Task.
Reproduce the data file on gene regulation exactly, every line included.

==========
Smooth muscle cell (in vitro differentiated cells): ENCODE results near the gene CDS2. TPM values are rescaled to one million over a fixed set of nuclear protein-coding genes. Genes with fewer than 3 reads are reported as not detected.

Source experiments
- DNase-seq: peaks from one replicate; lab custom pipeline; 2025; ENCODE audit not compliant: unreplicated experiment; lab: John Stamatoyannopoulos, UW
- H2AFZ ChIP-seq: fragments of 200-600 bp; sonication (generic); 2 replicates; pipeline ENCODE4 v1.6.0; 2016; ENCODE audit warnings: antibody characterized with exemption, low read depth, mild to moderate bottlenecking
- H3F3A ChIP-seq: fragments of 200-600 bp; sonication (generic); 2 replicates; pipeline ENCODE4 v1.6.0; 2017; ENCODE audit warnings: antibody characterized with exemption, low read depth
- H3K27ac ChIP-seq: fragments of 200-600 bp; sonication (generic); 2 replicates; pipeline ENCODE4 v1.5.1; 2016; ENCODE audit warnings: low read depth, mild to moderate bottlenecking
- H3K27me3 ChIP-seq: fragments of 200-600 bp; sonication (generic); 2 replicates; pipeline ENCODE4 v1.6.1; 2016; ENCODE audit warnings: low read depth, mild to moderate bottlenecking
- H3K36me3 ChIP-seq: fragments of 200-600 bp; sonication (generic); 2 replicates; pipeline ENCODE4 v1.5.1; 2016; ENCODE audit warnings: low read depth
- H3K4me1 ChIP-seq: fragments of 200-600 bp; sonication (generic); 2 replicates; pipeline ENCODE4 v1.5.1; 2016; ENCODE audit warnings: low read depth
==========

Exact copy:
Smooth muscle cell (in vitro differentiated cells): ENCODE results near the gene CDS2. TPM values are rescaled to one million over a fixed set of nuclear protein-coding genes. Genes with fewer than 3 reads are reported as not detected.

Source experiments
- DNase-seq: peaks from one replicate; lab custom pipeline; 2025; ENCODE audit not compliant: unreplicated experiment; lab: John Stamatoyannopoulos, UW
- H2AFZ ChIP-seq: fragments of 200-600 bp; sonication (generic); 2 replicates; pipeline ENCODE4 v1.6.0; 2016; ENCODE audit warnings: antibody characterized with exemption, low read depth, mild to moderate bottlenecking
- H3F3A ChIP-seq: fragments of 200-600 bp; sonication (generic); 2 replicates; pipeline ENCODE4 v1.6.0; 2017; ENCODE audit warnings: antibody characterized with exemption, low read depth
- H3K27ac ChIP-seq: fragments of 200-600 bp; sonication (generic); 2 replicates; pipeline ENCODE4 v1.5.1; 2016; ENCODE audit warnings: low read depth, mild to moderate bottlenecking
- H3K27me3 ChIP-seq: fragments of 200-600 bp; sonication (generic); 2 replicates; pipeline ENCODE4 v1.6.1; 2016; ENCODE audit warnings: low read depth, mild to moderate bottlenecking
- H3K36me3 ChIP-seq: fragments of 200-600 bp; sonication (generic); 2 replicates; pipeline ENCODE4 v1.5.1; 2016; ENCODE audit warnings: low read depth
- H3K4me1 ChIP-seq: fragments of 200-600 bp; sonication (generic); 2 replicates; pipeline ENCODE4 v1.5.1; 2016; ENCODE audit warnings: low read depth